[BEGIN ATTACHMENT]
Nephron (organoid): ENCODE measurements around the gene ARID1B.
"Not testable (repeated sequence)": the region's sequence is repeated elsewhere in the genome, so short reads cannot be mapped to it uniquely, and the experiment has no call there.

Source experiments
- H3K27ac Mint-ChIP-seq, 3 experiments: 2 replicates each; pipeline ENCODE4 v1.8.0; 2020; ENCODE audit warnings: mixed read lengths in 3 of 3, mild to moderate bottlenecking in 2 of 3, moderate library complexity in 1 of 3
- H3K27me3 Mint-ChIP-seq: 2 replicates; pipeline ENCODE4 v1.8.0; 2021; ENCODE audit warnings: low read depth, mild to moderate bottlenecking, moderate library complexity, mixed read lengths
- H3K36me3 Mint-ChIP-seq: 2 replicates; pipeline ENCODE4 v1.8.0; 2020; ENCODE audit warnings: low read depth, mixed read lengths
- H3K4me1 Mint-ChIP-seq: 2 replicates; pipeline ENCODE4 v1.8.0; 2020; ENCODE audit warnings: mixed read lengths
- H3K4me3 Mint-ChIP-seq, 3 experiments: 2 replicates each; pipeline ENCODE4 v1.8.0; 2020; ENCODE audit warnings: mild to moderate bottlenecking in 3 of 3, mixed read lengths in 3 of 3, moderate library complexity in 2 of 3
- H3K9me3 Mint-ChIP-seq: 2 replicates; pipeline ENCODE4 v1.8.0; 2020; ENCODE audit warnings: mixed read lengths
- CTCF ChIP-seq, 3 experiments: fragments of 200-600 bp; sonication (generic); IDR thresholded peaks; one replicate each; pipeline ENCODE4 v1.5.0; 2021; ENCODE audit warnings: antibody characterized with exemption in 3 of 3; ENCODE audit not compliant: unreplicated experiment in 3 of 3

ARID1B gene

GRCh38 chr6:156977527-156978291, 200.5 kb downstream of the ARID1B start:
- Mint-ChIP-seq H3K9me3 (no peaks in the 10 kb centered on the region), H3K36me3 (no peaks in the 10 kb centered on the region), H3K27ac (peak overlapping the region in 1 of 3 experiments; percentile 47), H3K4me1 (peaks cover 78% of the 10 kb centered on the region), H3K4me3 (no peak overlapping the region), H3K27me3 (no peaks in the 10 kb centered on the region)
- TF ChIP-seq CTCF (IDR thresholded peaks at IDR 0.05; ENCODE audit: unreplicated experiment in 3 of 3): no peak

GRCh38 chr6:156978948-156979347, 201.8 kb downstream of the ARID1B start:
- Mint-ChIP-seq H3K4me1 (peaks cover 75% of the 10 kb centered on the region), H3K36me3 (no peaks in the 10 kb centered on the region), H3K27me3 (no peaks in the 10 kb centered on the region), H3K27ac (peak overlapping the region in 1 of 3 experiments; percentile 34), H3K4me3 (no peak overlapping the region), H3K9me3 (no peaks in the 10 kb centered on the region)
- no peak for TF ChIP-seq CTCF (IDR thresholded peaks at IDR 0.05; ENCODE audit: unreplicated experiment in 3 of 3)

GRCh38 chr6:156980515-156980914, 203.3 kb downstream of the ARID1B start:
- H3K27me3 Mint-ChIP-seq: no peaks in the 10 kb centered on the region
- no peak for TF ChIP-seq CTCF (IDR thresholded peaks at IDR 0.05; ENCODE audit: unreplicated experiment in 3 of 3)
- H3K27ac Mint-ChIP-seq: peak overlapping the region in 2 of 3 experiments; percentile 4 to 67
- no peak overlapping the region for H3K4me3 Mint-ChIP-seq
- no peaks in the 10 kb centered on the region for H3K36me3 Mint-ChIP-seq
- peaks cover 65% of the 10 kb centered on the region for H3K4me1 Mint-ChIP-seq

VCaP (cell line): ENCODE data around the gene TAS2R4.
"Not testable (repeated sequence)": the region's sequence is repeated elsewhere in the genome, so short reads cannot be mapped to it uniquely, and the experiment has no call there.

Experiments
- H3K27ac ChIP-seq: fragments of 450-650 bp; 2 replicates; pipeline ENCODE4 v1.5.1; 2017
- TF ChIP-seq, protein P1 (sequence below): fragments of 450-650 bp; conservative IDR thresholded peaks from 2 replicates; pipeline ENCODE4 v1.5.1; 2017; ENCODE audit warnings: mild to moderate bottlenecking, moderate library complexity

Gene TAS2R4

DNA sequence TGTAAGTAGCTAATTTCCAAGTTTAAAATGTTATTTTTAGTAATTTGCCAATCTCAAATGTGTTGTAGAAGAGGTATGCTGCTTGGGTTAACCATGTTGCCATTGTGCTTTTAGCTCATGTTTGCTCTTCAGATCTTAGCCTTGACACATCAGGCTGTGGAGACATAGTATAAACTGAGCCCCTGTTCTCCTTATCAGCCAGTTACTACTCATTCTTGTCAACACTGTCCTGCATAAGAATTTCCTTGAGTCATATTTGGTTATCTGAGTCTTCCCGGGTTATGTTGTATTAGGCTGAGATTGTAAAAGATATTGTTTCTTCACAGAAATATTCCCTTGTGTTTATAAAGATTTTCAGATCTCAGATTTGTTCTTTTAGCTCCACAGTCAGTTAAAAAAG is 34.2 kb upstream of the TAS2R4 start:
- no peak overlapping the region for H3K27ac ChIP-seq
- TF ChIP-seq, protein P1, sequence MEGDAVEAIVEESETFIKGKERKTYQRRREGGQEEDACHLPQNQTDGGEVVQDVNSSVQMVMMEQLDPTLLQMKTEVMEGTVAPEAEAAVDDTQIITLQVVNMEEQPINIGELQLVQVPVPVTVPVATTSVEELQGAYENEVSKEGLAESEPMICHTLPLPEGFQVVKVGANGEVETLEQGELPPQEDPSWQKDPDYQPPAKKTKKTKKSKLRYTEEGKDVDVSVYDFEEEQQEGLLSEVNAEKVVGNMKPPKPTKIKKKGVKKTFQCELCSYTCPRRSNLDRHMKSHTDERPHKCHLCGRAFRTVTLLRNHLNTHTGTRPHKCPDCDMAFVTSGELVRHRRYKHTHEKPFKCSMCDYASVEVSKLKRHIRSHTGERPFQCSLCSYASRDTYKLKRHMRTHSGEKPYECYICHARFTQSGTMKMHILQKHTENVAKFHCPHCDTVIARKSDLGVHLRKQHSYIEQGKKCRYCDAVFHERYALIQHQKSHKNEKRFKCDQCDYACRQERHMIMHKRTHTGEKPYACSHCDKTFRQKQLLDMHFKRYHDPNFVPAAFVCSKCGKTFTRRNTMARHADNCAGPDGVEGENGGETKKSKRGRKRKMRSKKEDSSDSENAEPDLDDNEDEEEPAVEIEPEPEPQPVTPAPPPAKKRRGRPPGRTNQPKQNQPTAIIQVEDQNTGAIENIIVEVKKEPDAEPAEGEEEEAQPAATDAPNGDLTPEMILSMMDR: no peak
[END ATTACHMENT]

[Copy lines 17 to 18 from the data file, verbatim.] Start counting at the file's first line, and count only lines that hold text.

- no peak for TF ChIP-seq CTCF (IDR thresholded peaks at IDR 0.05; ENCODE audit: unreplicated experiment in 3 of 3)

GRCh38 chr6:156980515-156980914, 203.3 kb downstream of the ARID1B start: